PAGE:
In old heathen times, those of the Vikings, its nest hung in the bard’s harp. In the days of knights and fortified castles, when the fist held the scales of justice, when only might was right, and a peasant and a dog were considered of equal worth, where then did the song-bird find concealment and shelter? Coarseness and small-mindedness paid no heed to it. In the bay window of the castle, where the lady sat at her parchment, writing down the old memories in songs and legends that the old woman from the turf cottage and the itinerant pedlar told her when sitting on the bench; there, fluttering and flying above them, chirruped and sang the bird that never dies, as long as the earth has a tuft of grass for its foot, the bird of folk-song.

Now it sings for us here indoors. Outside are snowstorm and night; it places runes under our tongues, we know our homeland; God speaks to us in our mother tongue in the notes of the bird of folk-song; the old memories rise up, the faded colours are refreshed, legend and song give us a drink of blessing that lifts mind and thought, so that the evening becomes a Christmas feast. The snow drifts, the ice creaks, the storm rages, it has the power, it is the lord, but not Our Lord!

It is wintertime, the wind keen as a dwarf-forged sword, the snow swirls – it swirled, it seemed to us, for days and weeks, and lies like some vast mountain of snow over the large city; a heavy dream in the winter night. Everything down there concealed and gone, only the golden cross of the church, the symbol of faith, rises up out of the snowy grave and gleams in the blue sky, in the bright sunshine.

And above the buried city fly the sky’s birds, both great and small; they cheep and they sing as best they can, each with its distinctive voice.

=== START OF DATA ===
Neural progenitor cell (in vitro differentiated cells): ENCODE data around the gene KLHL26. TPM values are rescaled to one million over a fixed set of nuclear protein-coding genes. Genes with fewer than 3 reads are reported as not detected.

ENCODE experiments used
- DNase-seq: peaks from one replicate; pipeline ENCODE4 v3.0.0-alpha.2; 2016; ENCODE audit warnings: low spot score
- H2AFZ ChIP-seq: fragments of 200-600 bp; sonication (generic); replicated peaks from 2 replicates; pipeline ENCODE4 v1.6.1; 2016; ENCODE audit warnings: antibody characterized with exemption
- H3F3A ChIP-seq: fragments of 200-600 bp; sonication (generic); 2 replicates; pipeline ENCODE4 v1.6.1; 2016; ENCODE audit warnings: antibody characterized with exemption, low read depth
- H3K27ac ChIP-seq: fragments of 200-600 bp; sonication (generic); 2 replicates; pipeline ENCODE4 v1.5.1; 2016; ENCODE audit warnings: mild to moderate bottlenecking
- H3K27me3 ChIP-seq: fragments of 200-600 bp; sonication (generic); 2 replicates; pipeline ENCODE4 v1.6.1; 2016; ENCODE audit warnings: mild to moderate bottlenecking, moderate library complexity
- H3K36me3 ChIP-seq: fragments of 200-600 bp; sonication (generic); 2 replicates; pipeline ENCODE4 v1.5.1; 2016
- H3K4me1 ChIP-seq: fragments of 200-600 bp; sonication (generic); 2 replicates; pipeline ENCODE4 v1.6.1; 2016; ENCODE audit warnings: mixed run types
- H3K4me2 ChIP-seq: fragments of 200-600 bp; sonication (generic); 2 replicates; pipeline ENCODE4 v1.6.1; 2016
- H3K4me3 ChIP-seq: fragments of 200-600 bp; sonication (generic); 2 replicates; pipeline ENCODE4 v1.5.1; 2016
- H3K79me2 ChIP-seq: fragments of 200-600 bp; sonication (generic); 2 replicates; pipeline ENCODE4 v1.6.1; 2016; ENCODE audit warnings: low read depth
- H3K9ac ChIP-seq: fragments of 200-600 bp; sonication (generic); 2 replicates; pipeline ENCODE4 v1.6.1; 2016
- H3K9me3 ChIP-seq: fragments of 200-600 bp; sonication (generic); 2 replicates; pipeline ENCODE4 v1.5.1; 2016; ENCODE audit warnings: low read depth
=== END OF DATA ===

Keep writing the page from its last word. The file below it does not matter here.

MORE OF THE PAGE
First come the flock of sparrows, they chirrup about all small matters in street and alley, in nest and in house, they know stories from all houses front and back. ‘We know the buried city,’ they say. ‘Everything alive in there has Cheep! Cheep! Cheep!’

The black ravens and crows fly over the white snow. ‘Claw! claw!’ they screech. ‘Down there there’s still something to be had, something for the belly, which is most important thing; that’s the opinion of most people down there and it’s braw! braw! braw!’

The wild swans come on their swishing wings, and sing about what is great and glorious, that is still sprouting in human thoughts and hearts in there in the resting city buried in snow.

Death is not there, life reigns; we sense this in the notes that ring out from the church’s organ, gripping us like the sound from elf-hill, like the songs of Ossian, like the swishing wing beats of the Valkyries. What a harmonious sound! It speaks to our hearts, lifts our thoughts, it is the bird of folk-song that we hear! And at this very moment: God’s warm breath from above, the mountain of snow starts to crack, the sun shines down inside, spring comes, the birds come, new generations, with the familiar, same notes as ever. Listen to the year’s drápa: the might of the snowstorm, the heavy dream of winter! Everything is released, everything rises up in sweet song from the bird of folk-song, the bird that never dies.



Henvis til værket

Hans Christian Andersen: The Bird of Folk-Song. A Mood Piece. Translated by John Irons, edited by , published by The Hans Christian Andersen Centre, University of Southern Denmark, Odense. Version 1.0. Published 2024-04-01[INFO OM 18-binds-udgaven 2003-2009...] for Det Danske Sprog- og Litteraturselskab. Digitaliseret af Holger Berg til sitet hcandersen.dk